I said I wouldn’t go into all the details of the case but I will talk about some of the ones which are relevant to this posting. One important quote which makes this in particular case interesting is from one of the judges:
“This trial had nothing to do with the right of the householder to defend themselves or their families or their homes. The burglary was over and the burglars had gone. No one was in any further danger from them."
The reason why I’ve highlighted that quote is because I’m not overly sure that the decision in this appeal was the right one. The reason being is because of the location of the incident after the burglary.
“After freeing himself he contacted Tokeer to help chase the offenders down the street in High Wycombe, bringing one to the ground. The intruder, Walid Salem, 56, suffered permanent brain damage after he was struck with a cricket bat so hard it broke into three pieces.
The Hussain brothers denied being involved in that violence.”
In this particular case, Munir Hussain has had the jail time overturned and his sentence is now a two year suspended sentence. That is by no means “getting off scot-free” as if the guy commits a crime during this time, off to jail he goes, regardless of what it is. Although he did not get off with the crime for which he was convicted of, I’m still not convinced the decision was right. The person who broke into his house was attacked afterwards in the street, to the extent that he now has permanent brain damage. That is a pretty severe beating, one that would in most contexts, deserves a lengthy custodial sentence.
Had this incident taken place inside Mr Hussain’s home, then I would honestly have no issue with it. If Walid Salem broke in, and crossed the threshold of no return (so to speak), and then got assaulted with a cricket bat, he honestly shouldn’t have protection from the law. If you are breaking the law, my opinion is that you are no longer protected by the law. So, if you are breaking into someone’s house and they hit you, assault you, or even kill you – your tough luck. Don’t break the fucking law. This is in line with my belief that murderers and people convicted of terrorist plots forfeit their right to human rights. Forgive the use of Wikipedia for this (pure laziness more than anything else) but:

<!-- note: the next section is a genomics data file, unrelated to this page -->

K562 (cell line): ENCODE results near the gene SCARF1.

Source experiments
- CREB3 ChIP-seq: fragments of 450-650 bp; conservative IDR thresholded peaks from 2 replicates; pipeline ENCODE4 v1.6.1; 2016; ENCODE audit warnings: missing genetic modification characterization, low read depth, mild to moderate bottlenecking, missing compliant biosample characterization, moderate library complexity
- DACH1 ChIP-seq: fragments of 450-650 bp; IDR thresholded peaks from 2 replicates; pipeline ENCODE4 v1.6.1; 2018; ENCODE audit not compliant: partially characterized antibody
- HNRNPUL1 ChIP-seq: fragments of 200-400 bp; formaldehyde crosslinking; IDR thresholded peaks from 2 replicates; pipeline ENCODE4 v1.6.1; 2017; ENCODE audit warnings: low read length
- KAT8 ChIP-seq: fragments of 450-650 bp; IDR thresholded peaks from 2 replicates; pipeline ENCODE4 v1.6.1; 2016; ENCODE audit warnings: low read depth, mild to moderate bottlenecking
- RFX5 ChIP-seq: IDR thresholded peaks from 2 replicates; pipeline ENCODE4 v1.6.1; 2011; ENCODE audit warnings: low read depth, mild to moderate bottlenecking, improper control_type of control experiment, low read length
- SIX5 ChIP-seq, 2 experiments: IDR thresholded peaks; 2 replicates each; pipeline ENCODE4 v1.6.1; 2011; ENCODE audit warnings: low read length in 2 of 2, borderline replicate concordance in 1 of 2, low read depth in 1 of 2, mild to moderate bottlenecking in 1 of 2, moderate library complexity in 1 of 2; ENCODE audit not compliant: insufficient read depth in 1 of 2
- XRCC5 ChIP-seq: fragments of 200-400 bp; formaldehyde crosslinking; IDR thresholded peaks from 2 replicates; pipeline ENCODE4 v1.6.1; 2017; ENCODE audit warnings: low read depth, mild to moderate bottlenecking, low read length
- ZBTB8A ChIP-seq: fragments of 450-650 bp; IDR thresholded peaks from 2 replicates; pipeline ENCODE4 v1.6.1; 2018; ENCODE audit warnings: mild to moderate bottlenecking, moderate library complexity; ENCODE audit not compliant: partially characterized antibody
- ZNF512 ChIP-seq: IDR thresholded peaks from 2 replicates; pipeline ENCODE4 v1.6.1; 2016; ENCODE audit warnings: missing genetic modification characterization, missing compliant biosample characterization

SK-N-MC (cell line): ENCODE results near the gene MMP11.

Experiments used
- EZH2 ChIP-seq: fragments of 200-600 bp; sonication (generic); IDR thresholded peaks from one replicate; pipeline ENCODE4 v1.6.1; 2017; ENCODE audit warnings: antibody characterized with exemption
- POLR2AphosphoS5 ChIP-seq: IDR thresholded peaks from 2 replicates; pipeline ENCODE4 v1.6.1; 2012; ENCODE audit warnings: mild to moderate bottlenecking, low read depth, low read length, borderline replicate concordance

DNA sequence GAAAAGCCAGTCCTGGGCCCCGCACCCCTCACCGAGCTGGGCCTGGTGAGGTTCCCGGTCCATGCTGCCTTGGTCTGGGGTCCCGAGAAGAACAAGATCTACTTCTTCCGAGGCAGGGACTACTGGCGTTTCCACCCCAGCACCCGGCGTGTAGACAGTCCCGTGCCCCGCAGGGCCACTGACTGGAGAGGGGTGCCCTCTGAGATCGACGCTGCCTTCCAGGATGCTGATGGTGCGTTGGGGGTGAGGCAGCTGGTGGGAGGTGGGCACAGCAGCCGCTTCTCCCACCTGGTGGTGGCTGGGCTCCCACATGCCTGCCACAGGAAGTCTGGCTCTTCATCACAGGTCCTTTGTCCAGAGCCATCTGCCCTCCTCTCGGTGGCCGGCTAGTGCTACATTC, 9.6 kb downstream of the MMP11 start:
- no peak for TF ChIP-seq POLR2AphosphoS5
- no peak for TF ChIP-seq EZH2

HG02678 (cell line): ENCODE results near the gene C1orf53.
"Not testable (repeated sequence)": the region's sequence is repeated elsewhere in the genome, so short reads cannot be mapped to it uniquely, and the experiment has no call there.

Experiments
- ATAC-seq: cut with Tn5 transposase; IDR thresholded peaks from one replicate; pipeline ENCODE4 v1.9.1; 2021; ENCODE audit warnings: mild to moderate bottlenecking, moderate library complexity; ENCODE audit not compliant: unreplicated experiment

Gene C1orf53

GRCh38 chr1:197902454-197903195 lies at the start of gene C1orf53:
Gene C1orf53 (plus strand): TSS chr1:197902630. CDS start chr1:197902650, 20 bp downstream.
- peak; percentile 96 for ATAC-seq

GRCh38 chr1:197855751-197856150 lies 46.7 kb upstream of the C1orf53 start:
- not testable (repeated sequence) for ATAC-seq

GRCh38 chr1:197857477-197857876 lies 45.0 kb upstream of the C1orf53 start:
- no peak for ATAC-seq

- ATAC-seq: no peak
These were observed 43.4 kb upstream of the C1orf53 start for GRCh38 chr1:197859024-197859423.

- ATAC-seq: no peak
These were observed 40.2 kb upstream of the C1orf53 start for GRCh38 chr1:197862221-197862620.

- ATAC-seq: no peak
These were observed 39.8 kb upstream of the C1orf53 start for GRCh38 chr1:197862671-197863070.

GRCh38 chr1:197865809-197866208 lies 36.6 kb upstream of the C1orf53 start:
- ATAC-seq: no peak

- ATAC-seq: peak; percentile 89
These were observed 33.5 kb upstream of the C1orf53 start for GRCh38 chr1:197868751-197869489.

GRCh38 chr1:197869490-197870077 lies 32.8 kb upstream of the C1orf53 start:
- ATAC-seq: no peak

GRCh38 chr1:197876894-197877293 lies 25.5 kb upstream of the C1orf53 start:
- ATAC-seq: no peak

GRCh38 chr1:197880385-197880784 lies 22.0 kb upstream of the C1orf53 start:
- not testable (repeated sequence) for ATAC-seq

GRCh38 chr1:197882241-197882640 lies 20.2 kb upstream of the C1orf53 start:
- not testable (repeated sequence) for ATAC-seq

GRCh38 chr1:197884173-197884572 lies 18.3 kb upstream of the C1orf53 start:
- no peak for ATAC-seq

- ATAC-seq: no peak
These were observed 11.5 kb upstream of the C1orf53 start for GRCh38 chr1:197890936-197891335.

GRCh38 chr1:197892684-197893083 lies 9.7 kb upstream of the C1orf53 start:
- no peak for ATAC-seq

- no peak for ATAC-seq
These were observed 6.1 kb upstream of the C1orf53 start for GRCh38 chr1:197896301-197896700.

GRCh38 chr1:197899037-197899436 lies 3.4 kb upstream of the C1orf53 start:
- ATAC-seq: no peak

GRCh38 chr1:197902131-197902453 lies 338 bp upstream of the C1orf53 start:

“The Universal Declaration of Human Rights has acted as the predominant modern codification of commonly accepted human rights principles and many national many international documents, treaties and instruments that have expanded on its principles and act as a collective expression of widespread conceptions of human rights by the international community. Examples of rights and freedoms which have come to be commonly thought of as human rights include civil and political rights, such as the right to life...”
If you kill someone (or lots of people for that matter), and violate that person(s) right to life, why on earth should you still have your right to life? This is bordering into dangerous territory here (and usually ends up in a debate on whether the death penalty should be brought back, and everyone who either supports or opposes the death penalty is in some way comparable with Hitler).
TL;DR – I’m not sure the judgement in the appeal of Munir Hussain was the right judgement. I feel that as he allegedly committed the assault outside of his property then he should have faced jail time, especially considering the result of his attack on Walid Salem. Had the attack taken place in Munir Hussain’s home, then he should be protected by the law to defend his family and property. If this means killing an intruder, so be it. Intruders should not be protected by laws they are breaking by committing burglary. I feel people who violate a person’s basic human rights (the right to life) should forfeit their human rights. People who support or oppose the reintroduction of the death penalty are likely to be compared to Hitler in some way or another.